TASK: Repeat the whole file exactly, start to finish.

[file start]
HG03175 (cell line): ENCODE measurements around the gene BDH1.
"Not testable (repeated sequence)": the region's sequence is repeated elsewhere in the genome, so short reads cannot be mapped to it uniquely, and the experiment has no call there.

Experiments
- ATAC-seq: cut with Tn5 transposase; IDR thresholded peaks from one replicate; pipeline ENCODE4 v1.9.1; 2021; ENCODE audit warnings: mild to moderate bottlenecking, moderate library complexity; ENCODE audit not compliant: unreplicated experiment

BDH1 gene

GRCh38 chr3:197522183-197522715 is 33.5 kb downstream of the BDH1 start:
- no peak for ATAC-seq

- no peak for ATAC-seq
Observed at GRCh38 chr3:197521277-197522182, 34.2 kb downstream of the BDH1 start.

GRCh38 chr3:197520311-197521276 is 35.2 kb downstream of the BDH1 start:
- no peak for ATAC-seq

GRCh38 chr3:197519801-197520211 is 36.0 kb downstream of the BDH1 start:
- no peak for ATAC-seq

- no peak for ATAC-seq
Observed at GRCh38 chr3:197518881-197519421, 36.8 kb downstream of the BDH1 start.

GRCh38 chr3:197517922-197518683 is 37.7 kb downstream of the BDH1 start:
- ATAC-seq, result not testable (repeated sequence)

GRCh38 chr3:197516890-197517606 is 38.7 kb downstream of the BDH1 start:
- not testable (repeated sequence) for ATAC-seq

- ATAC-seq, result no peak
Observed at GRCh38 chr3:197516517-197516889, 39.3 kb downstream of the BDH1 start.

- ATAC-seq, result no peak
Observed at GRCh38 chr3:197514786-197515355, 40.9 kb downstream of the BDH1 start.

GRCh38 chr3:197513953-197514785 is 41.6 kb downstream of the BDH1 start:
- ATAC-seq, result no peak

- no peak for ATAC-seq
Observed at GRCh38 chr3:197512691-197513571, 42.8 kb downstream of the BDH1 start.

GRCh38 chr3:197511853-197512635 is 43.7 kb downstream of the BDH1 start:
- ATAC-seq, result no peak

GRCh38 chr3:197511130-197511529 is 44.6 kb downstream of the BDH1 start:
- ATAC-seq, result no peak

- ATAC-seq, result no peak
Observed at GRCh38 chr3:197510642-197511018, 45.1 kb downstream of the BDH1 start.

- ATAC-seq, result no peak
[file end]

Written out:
HG03175 (cell line): ENCODE measurements around the gene BDH1.
"Not testable (repeated sequence)": the region's sequence is repeated elsewhere in the genome, so short reads cannot be mapped to it uniquely, and the experiment has no call there.

Experiments
- ATAC-seq: cut with Tn5 transposase; IDR thresholded peaks from one replicate; pipeline ENCODE4 v1.9.1; 2021; ENCODE audit warnings: mild to moderate bottlenecking, moderate library complexity; ENCODE audit not compliant: unreplicated experiment

BDH1 gene

GRCh38 chr3:197522183-197522715 is 33.5 kb downstream of the BDH1 start:
- no peak for ATAC-seq

- no peak for ATAC-seq
Observed at GRCh38 chr3:197521277-197522182, 34.2 kb downstream of the BDH1 start.

GRCh38 chr3:197520311-197521276 is 35.2 kb downstream of the BDH1 start:
- no peak for ATAC-seq

GRCh38 chr3:197519801-197520211 is 36.0 kb downstream of the BDH1 start:
- no peak for ATAC-seq

- no peak for ATAC-seq
Observed at GRCh38 chr3:197518881-197519421, 36.8 kb downstream of the BDH1 start.

GRCh38 chr3:197517922-197518683 is 37.7 kb downstream of the BDH1 start:
- ATAC-seq, result not testable (repeated sequence)

GRCh38 chr3:197516890-197517606 is 38.7 kb downstream of the BDH1 start:
- not testable (repeated sequence) for ATAC-seq

- ATAC-seq, result no peak
Observed at GRCh38 chr3:197516517-197516889, 39.3 kb downstream of the BDH1 start.

- ATAC-seq, result no peak
Observed at GRCh38 chr3:197514786-197515355, 40.9 kb downstream of the BDH1 start.

GRCh38 chr3:197513953-197514785 is 41.6 kb downstream of the BDH1 start:
- ATAC-seq, result no peak

- no peak for ATAC-seq
Observed at GRCh38 chr3:197512691-197513571, 42.8 kb downstream of the BDH1 start.

GRCh38 chr3:197511853-197512635 is 43.7 kb downstream of the BDH1 start:
- ATAC-seq, result no peak

GRCh38 chr3:197511130-197511529 is 44.6 kb downstream of the BDH1 start:
- ATAC-seq, result no peak

- ATAC-seq, result no peak
Observed at GRCh38 chr3:197510642-197511018, 45.1 kb downstream of the BDH1 start.

- ATAC-seq, result no peak